Once I got home from church, got the kids in bed and kicked my feet up on the reclining couch, I had some down-time to really ponder the aforementioned verses. They reminded me of my own experience with pregnancy in the case of my third-born child, Elijah Blue. If I was even tempted to accept the idea that life does not begin at conception, what happened to me in that pregnancy would convince me otherwise.

Megh and Chels at Easter 1993

Those two little daughters who were also appointed and anointed of the Lord!

You see, back then, I had gone through a long stretch of infertility. Although I already had two healthy, beautiful daughters, I did not feel complete in my childbearing experience. So every month when the evidence came that I was not pregnant, I would weep in utter discouragement–year after year.

One night in the fall of 1994, I was at my church during a particularly anointed service. As the congregation sang, “Look What the Lord Has Done,” I was praising the Lord with abandon–not even thinking of my troubles or anything negative. Suddenly, I heard the Lord’s voice clearly. He simply said, “Look what I have done.” It was so shocking that I stopped singing abruptly and stood stock-still. I knew that He was talking about my childbearing situation.

A bit puzzled, I looked down at my young daughters sitting on the pew and thought, “Oh, okay–He’s telling me to be content with the children I have.” But immediately that thought was supernaturally struck down, and everything became as clear as Waterford crystal to my amazed mind.

He was telling me I would bear another child.

I know what you’re thinking: He used past tense in His Word to me. Yes, He did. But without a doubt, I knew He was instructing me to stop worrying and trust Him, because to Him–it was already done. He doesn’t exist in time as we do. He sees the future as if it’s already “a done deal.” I was to change my attitude and begin to praise Him for the coming baby because it was already COMPLETED in His mind.

Oh, the rapture that hit me at that moment of revelation! I began to weep with joy and praise Him with a heart of thanksgiving. It didn’t matter that I didn’t get pregnant the next month or the next or the next. No more tears every 28 days. God’s promises are “yea and amen.”

About six months later, I went back to my bedroom for a time of prayer. My “prayer closet” was behind my door at the heat duct so I could be warm in winter. Although this was a spring day, still I knelt behind that closed door out of habit. After a short time of prayer, suddenly I had an experience that I had never had before and have never had since. Out of the blue, a strong anointing flowed through my being as though it were warm, soothing oil. My entire body went tinglingly, numbingly aglow. (I can’t explain the feeling of pinpricks of glowing anointing all over me; I have felt the anointing many times since then, but never again like that.)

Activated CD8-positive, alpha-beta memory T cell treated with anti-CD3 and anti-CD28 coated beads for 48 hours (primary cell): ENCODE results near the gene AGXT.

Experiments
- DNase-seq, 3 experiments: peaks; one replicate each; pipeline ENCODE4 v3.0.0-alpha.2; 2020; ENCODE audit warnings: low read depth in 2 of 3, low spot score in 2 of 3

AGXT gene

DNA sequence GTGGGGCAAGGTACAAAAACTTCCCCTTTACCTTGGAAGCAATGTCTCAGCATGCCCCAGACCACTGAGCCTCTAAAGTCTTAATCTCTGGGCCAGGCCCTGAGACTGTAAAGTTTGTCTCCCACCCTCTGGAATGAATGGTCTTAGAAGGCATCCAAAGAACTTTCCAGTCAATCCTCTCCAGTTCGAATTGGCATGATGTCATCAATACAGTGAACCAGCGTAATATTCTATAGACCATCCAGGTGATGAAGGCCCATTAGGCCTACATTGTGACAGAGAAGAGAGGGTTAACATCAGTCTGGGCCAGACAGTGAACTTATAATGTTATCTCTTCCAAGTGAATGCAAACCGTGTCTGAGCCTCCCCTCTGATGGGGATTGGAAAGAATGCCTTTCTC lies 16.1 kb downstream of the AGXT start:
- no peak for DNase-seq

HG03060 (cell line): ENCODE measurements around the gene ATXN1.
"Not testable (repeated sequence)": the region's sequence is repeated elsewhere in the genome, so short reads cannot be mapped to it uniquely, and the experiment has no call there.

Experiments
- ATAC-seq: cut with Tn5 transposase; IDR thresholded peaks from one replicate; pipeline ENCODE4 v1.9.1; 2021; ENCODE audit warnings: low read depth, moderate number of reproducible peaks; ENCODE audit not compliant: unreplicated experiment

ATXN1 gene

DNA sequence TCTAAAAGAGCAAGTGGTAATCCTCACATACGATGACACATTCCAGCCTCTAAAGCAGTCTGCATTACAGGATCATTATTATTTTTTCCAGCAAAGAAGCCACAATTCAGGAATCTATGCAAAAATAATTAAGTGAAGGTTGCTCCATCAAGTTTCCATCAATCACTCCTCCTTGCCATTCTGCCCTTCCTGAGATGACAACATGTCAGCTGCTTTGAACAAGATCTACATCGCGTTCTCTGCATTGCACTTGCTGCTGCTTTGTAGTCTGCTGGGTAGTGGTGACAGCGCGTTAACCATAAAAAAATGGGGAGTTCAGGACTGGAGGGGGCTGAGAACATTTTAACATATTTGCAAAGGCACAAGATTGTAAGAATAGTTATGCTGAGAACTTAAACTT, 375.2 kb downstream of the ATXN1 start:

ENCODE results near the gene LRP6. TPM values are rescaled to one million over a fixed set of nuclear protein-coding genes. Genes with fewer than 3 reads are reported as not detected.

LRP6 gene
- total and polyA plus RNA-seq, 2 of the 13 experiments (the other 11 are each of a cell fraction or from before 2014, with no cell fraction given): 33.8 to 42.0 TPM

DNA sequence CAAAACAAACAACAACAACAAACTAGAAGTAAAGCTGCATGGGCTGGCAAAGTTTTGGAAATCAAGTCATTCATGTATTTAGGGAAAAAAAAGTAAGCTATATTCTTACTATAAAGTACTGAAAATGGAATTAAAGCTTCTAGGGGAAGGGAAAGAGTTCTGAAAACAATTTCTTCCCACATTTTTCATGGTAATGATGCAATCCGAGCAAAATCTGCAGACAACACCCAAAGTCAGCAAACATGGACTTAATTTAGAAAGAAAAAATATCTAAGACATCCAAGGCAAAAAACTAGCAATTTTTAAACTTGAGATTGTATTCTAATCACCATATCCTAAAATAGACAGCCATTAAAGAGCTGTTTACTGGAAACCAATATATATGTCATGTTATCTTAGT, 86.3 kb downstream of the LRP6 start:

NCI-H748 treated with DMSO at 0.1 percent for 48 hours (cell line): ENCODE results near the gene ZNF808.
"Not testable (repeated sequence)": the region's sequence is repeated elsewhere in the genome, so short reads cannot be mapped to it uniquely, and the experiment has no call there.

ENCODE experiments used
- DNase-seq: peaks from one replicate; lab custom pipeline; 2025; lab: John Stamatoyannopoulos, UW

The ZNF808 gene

Immediately, I knew I was pregnant. No audible voice, no still, small voice–just an unshakeable inner knowledge. I had had no clue–no missed menstrual cycle or symptoms. The 28th day of my cycle wasn’t even close yet. But I knew that I knew that I knew that I was with child.

As I basked and almost dared not breathe in that “glow,” I at last heard God’s voice down deep within. He asked me if I was willing to bear a son (yes, the sex was specified) that would have a very special call of God on his life. Without even thinking, I cried out, “YES!”–weeping with joy.

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Elijah Blue has arrived!

Sure enough, I was a few weeks pregnant with Elijah at that time but hadn’t even considered the possibility nor suspected it when I innocently knelt to pray that day. He was born December 17, 1995, and was, from the first, very cognizant of the Spirit of the Lord. Still, I pretty much kept my mouth shut about what had happened during that spring prayer session. I wanted Elijah to exercise his free will, as to his walk with God. I didn’t want to influence him in any way.

In other words, I didn’t want to affect what God could do very well without me.

So although I did train Elijah up in the Word and in prayer, at the same time he grew up as any other normal kid–sports, schooling, dance classes, youth groups. As a homeschool mom, I also prepped him for the typical educational path–do college-prep classes, take the SAT, win a scholarship if possible, go four years to a university, get a good job, live a good life. I even offered to send him to public high school so he could have a better chance in the sports world, but he made the decision to stay at home.

In the past year, my son has begun to move more and more in the power and anointing of God. With some hesitation (fearing my disappointment), he recently confessed to me that he doesn’t necessarily feel he is supposed to attend a typical four-year university. He instinctively and urgently feels a different path for his life–a headlong commitment to Christian ministry/service.